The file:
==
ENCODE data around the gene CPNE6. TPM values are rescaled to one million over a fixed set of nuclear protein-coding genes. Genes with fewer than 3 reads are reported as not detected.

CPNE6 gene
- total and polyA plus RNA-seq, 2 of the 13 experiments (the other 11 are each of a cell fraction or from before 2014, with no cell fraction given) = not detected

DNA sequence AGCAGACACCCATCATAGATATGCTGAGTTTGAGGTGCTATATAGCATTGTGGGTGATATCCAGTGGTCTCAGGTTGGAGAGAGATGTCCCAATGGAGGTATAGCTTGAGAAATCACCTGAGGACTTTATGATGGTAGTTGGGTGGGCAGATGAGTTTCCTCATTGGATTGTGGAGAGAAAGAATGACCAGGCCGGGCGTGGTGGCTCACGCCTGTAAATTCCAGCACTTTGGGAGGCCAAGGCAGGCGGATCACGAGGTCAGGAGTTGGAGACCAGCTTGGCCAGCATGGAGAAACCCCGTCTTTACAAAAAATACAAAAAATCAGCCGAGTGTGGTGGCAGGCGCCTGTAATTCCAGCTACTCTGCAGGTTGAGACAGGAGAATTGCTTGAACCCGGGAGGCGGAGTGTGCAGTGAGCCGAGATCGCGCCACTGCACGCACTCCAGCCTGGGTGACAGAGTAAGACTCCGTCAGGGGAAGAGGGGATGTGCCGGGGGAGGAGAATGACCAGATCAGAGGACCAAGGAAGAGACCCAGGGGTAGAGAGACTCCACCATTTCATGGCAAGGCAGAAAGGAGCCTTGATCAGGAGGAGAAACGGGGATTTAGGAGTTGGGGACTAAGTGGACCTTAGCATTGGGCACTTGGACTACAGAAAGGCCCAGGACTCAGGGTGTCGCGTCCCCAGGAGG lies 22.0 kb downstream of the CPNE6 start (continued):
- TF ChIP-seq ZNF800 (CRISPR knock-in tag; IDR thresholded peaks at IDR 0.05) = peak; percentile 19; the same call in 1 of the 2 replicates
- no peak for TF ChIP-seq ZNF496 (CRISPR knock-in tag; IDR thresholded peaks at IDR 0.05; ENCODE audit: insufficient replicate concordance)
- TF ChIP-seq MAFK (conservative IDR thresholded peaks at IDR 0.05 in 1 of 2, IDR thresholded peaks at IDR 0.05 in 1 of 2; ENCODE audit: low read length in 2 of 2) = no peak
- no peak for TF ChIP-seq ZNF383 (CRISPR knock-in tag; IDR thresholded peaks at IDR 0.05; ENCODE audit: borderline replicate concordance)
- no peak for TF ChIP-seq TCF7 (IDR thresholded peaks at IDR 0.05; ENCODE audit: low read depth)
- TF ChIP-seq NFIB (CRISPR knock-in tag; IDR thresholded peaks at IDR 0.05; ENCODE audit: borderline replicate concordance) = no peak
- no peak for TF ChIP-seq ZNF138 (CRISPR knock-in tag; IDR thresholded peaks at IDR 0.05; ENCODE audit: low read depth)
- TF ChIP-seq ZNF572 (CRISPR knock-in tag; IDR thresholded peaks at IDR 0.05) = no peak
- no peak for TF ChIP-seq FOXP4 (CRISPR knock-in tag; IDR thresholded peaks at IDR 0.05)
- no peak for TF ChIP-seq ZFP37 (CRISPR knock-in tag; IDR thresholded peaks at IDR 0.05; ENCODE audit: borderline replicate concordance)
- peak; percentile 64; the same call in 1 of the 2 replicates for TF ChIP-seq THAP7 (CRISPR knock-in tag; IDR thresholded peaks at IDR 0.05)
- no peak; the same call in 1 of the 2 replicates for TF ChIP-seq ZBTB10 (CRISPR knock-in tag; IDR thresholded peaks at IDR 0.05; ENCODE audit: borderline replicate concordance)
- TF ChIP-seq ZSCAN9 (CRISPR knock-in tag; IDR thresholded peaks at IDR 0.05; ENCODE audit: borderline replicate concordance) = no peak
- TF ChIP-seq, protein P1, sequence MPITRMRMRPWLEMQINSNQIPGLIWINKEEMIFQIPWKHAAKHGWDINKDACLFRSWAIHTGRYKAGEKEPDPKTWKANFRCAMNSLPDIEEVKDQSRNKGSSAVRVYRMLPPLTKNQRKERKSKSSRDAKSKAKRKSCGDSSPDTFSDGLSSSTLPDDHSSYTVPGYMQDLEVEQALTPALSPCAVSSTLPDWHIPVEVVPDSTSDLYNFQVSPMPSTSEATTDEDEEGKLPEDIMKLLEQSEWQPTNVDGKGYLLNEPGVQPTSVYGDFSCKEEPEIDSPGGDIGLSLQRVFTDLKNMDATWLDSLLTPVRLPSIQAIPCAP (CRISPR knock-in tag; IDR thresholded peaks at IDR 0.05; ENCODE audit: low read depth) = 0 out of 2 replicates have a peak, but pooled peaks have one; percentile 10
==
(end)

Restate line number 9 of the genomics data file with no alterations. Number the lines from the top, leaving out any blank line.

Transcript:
- no peak for TF ChIP-seq TCF7 (IDR thresholded peaks at IDR 0.05; ENCODE audit: low read depth)